Growing up is hard, especially as a teenage girl, and this book doesn’t help. The further you read, the more appalling the book gets. If you want to work on yourself, that’s great; self-improvement is fantastic. However, telling girls that whether you’re fifteen or fifty, all faces look better with makeup will definitely not build true inner confidence. People shouldn’t view your personality differently based on how beautiful your makeup is or how skinny your figure is, especially since some teens hardly wear makeup and are happily embracing their curves.

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“If you help yourself by improving your appearance, and by practicing rules of etiquette and good manners, your attitude will reflect confidence, your self-esteem will grow, and you will create a good impression.”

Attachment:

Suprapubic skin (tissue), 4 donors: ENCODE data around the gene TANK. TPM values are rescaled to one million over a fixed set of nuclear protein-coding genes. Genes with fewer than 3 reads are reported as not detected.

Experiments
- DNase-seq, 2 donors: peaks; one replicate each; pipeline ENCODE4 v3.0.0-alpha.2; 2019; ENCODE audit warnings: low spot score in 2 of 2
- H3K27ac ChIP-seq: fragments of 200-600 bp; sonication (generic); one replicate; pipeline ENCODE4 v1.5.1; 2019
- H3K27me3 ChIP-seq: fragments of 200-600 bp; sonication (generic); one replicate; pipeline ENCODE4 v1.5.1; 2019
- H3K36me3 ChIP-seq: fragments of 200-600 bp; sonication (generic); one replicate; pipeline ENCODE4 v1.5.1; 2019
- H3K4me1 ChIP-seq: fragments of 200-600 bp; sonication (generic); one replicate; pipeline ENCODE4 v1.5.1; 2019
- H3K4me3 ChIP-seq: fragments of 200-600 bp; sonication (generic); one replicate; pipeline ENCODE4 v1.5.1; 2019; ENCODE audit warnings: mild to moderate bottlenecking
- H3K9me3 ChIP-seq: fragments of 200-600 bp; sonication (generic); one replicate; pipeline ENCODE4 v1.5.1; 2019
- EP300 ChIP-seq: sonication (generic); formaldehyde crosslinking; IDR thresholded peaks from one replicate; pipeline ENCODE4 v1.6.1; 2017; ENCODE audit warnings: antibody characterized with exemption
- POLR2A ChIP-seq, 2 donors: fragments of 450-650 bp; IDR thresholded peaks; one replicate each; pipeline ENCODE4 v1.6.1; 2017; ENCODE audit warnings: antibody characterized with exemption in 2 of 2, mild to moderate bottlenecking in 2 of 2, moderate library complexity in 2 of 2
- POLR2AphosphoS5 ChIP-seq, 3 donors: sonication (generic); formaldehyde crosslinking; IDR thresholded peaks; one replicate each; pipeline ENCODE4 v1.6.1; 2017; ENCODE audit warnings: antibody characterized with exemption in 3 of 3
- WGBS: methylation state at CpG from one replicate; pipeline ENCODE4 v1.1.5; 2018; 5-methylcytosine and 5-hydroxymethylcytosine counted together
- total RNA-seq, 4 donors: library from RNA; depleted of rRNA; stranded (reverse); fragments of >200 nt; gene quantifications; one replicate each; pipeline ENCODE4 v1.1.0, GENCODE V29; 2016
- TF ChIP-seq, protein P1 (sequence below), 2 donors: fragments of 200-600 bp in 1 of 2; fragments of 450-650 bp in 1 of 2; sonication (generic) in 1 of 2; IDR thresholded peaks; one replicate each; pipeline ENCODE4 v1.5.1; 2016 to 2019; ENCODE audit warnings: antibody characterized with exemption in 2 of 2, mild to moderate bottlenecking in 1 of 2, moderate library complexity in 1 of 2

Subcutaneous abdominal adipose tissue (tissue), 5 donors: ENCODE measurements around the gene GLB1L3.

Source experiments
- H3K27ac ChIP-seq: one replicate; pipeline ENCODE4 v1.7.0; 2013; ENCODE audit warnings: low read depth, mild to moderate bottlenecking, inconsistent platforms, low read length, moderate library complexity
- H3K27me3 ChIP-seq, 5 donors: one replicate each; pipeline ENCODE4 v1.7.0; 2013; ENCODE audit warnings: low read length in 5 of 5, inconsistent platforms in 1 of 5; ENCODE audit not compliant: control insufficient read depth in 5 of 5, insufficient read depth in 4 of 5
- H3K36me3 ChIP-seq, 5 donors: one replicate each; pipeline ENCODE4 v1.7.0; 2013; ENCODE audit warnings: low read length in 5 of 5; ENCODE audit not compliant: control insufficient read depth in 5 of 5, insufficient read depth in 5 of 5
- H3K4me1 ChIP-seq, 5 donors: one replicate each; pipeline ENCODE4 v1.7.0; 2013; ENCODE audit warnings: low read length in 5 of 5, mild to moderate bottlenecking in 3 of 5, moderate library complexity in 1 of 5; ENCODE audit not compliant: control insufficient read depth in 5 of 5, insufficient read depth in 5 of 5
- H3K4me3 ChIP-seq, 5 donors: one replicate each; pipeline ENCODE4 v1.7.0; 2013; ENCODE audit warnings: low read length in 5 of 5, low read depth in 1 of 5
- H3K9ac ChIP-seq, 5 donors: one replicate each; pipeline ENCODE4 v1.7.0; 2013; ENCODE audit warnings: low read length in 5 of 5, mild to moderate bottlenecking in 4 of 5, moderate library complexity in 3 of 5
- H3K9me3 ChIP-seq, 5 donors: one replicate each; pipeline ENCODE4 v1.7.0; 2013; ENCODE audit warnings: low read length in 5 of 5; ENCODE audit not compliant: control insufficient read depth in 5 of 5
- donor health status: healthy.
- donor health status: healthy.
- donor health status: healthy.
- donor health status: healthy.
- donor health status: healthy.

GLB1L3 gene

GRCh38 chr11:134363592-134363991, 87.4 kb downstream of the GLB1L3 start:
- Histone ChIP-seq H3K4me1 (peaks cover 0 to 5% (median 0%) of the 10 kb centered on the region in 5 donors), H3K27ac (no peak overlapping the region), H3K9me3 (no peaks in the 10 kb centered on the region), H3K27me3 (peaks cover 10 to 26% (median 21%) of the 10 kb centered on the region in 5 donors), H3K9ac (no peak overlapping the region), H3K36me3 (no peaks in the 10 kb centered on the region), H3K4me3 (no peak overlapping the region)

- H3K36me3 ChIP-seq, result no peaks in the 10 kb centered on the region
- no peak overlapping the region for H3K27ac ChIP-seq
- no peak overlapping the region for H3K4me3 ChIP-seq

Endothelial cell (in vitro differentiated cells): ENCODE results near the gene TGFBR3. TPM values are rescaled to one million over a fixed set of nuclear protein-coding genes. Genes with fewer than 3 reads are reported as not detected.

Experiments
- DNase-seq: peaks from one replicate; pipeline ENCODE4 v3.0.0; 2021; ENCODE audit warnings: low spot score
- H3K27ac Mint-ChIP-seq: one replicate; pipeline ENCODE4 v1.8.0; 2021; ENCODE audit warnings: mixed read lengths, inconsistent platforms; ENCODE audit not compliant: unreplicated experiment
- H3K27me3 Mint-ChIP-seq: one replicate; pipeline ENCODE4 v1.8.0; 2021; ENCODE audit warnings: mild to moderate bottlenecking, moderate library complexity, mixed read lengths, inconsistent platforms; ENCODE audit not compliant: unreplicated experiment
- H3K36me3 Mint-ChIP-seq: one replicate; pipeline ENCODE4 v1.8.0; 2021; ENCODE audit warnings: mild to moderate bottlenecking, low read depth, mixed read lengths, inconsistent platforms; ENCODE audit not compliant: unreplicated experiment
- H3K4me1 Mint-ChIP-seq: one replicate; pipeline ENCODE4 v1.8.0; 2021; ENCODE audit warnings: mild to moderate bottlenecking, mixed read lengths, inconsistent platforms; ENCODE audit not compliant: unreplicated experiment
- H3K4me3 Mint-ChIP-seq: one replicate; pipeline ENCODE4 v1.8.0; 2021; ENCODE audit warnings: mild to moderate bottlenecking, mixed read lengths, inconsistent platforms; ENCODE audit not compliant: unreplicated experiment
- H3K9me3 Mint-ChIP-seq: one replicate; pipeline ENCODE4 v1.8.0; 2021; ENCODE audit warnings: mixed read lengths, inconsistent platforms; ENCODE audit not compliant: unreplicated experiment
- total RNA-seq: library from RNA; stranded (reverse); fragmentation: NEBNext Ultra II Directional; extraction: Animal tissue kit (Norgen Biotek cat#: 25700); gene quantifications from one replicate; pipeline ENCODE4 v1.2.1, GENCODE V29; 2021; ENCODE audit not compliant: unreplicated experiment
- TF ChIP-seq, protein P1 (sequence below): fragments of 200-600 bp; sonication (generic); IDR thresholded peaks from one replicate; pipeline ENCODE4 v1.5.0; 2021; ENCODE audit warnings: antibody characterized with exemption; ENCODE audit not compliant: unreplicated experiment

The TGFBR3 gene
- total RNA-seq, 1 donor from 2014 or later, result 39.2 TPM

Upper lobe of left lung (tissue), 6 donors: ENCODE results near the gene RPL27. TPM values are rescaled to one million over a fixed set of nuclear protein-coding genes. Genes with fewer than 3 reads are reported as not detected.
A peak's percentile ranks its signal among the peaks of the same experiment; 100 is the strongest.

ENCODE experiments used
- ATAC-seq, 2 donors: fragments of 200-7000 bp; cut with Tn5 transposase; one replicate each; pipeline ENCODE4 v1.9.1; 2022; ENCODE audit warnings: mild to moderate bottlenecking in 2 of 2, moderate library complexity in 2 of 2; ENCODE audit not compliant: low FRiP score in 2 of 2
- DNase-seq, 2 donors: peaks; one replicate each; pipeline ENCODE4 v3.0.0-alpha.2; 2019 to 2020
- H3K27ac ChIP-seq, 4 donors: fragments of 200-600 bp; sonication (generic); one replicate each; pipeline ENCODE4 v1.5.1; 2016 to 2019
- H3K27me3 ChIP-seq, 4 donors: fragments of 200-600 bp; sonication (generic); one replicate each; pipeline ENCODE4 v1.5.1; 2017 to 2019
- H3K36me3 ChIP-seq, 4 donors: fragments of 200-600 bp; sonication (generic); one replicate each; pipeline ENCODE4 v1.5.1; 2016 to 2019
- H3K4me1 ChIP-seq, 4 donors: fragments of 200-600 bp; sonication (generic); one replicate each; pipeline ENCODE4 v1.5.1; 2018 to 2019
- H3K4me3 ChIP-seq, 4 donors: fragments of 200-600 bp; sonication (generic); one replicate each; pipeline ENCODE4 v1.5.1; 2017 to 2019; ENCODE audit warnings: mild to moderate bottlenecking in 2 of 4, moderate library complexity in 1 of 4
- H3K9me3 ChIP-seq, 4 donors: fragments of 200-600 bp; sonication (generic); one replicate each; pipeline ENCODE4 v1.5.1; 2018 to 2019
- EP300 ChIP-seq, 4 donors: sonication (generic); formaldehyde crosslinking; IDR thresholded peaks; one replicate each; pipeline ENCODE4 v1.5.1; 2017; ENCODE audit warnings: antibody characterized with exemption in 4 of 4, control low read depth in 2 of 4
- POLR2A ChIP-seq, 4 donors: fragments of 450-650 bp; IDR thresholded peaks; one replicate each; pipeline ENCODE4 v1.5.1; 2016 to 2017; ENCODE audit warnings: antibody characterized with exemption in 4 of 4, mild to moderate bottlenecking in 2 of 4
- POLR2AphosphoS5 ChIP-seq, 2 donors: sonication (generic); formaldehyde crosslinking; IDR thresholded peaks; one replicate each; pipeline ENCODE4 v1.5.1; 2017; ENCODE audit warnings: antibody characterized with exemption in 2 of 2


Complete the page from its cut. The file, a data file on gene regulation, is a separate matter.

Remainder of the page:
The idea of a guide to true confidence is nice, but a lot of the advice in this book belongs to past decades. For example, Dalley suggests a girl wear slacks and a nice blouse to the movies. Really? Her guide emphasizes making yourself visually appealing to others, supposedly to give yourself confidence, but it’s really just about pleasing other people.

The most important thing is that you like yourself, regardless of what other people think. If you want to learn how to get nicer skin and pretty nails make you feel confident, then this book might be for you. If you want to step out of the 50s and into this strong, pro-woman Y-generation, it might not be.

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